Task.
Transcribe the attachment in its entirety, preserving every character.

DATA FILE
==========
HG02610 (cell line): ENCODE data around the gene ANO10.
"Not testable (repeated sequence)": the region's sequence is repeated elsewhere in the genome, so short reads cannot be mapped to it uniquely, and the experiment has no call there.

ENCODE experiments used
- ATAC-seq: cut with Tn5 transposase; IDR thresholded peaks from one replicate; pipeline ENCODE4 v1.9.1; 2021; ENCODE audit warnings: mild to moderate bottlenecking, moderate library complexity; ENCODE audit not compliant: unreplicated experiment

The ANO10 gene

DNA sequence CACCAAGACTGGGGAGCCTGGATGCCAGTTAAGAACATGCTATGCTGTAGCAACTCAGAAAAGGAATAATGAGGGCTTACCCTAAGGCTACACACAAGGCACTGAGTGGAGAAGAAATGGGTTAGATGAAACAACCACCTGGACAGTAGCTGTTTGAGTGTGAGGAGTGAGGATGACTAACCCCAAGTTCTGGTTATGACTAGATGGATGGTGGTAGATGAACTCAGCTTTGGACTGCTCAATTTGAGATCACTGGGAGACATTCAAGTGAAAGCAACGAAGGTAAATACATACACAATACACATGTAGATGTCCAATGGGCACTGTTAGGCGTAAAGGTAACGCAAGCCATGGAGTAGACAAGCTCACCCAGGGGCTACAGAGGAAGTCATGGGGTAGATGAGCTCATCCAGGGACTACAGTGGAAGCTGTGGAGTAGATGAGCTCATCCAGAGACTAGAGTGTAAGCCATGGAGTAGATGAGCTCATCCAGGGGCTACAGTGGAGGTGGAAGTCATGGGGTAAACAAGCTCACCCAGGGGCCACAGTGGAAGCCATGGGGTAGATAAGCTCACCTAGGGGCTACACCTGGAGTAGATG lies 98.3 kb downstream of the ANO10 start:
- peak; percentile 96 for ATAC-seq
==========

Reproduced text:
HG02610 (cell line): ENCODE data around the gene ANO10.
"Not testable (repeated sequence)": the region's sequence is repeated elsewhere in the genome, so short reads cannot be mapped to it uniquely, and the experiment has no call there.

ENCODE experiments used
- ATAC-seq: cut with Tn5 transposase; IDR thresholded peaks from one replicate; pipeline ENCODE4 v1.9.1; 2021; ENCODE audit warnings: mild to moderate bottlenecking, moderate library complexity; ENCODE audit not compliant: unreplicated experiment

The ANO10 gene

DNA sequence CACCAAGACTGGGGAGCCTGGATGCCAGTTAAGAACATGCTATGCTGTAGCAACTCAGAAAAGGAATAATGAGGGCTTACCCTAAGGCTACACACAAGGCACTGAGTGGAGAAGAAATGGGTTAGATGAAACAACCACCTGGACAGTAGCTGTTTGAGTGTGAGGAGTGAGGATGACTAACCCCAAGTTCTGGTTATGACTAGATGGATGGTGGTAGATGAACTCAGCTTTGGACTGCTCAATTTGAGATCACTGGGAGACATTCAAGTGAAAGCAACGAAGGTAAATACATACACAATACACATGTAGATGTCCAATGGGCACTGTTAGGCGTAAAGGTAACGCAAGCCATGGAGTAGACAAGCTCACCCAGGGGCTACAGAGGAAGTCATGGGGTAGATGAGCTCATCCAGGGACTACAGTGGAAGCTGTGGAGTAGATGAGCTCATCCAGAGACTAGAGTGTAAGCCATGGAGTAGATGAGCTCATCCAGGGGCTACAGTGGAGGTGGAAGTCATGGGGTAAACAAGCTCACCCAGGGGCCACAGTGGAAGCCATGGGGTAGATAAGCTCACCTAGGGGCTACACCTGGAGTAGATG lies 98.3 kb downstream of the ANO10 start:
- peak; percentile 96 for ATAC-seq